Dear Prudence

Help! There Are Unmistakable Signs My Best Friend Is a Jerk.

Dear Prudence answers more of your questions—only for Slate Plus members.

A woman is partially visible and appears annoyed. A gift box is shown in collage at right.
Photo illustration by Slate. Photo by master1305/iStock/Getty Images Plus. 

Dear Prudence,
I have had a best friend for over a decade. He is fabulously gay, in his 50s, has a house in an expensive city and a vacation home on the coast, and we have been through a lot together. I thought we were extremely close; we would talk almost daily.

I got married in November, and since it was going to be a tiny COVID wedding, my then-fiancé and I decided to only invite family. My best friend said it would kill him not to be there, so I fought with my now-husband to have my best friend and his husband come to a family-only event. My best friend showed up to the wedding, without his husband, who had RSVP’d and we had also paid for. We also paid for my best friend’s hotel room. He never explained why his rude husband ditched the RSVP last-minute, even though I’ve asked him, and he never got us a wedding gift.

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Now, I am due with our first baby, and I have my baby registry up. While I didn’t have a full baby shower, I did have a small “sprinkle.” I sent a link to our registry letting people know that we would have a real celebration once it was safe to do so. My “bestie” never even got us a tiny baby toy off the registry, even though he calls himself our baby’s “uncle.” He fawns over the phone asking if he can visit as soon as the baby is born, and I can’t help but feel a little resentful of his lack of generosity and overall cheapness. I have always bought dinners or gifts for him and his family, sent bottles of sparkling for birthdays or big events, and recently bought him a really generous housewarming gift.

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He is not under any financial hardship, and I can’t help but feel upset at his lack of manners and consideration. I feel myself involuntarily pulling away and distancing myself. I know I shouldn’t “expect” a gift or any generosity, but honestly, I can’t help but feel like this behavior is totally rude. How do I keep resentment from destroying our “best friend” relationship? Am I being completely unreasonable?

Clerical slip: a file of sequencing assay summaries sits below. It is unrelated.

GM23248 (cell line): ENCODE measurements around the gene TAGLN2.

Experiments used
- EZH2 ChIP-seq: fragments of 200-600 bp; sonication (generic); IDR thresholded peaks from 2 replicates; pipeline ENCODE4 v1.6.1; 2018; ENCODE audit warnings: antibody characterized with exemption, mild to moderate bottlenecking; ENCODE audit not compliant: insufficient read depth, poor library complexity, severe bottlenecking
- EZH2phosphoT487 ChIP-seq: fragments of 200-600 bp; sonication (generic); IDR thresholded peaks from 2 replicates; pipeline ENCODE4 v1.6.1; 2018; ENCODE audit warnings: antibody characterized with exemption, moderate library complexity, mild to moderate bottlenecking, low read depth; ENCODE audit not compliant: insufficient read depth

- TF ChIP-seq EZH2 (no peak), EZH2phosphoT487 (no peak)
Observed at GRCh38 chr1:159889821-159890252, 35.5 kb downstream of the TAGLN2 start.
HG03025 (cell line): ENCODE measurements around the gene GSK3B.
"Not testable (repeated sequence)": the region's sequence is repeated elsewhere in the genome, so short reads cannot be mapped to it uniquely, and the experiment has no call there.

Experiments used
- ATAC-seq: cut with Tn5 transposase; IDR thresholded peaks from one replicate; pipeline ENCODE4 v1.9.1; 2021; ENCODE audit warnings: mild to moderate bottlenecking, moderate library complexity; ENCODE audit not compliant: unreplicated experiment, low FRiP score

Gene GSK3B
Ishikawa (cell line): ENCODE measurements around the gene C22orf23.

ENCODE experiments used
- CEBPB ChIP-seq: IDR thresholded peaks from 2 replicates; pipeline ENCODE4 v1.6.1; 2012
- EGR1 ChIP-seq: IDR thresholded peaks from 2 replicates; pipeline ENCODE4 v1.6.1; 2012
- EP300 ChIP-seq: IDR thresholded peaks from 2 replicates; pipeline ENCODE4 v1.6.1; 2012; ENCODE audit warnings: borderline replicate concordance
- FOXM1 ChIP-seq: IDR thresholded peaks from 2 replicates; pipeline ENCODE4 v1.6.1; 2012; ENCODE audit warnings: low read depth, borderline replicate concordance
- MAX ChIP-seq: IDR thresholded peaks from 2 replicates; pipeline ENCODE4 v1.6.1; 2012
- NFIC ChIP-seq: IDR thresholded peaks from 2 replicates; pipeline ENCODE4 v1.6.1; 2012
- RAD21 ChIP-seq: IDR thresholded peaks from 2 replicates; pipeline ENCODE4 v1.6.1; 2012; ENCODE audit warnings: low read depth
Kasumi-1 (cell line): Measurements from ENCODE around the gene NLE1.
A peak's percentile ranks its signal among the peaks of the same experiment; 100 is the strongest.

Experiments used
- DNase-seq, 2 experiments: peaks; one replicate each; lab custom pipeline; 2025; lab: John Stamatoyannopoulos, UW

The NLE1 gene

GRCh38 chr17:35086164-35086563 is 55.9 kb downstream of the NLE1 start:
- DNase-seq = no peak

—Upset and Very Pregnant

I’m torn! What kind of best friend doesn’t send a gift for his best friend’s baby? BUT ALSO, what kind of best friend lets relatively mild faux pas ruin a friendship? If this gentleman truly is important to you, I would urge you to focus less on how he handles social obligations and more on what is actually important about the friendship. Do you still talk on the phone? Will he visit the new baby, and how doting and wonderful an uncle will he be? I can think of any number of perfectly reasonable explanations for his wedding and sprinkle behavior, but I also think that even if he was simply rude or absent-minded, those don’t qualify as reasons to “destroy” your decade-plus relationship. Extend this guy a little grace in what, for all you know, has been as bad a year for him as it has been a momentous one for you. You’re likely to find it repaid and more as your new family life goes on.

–Prudie, generously

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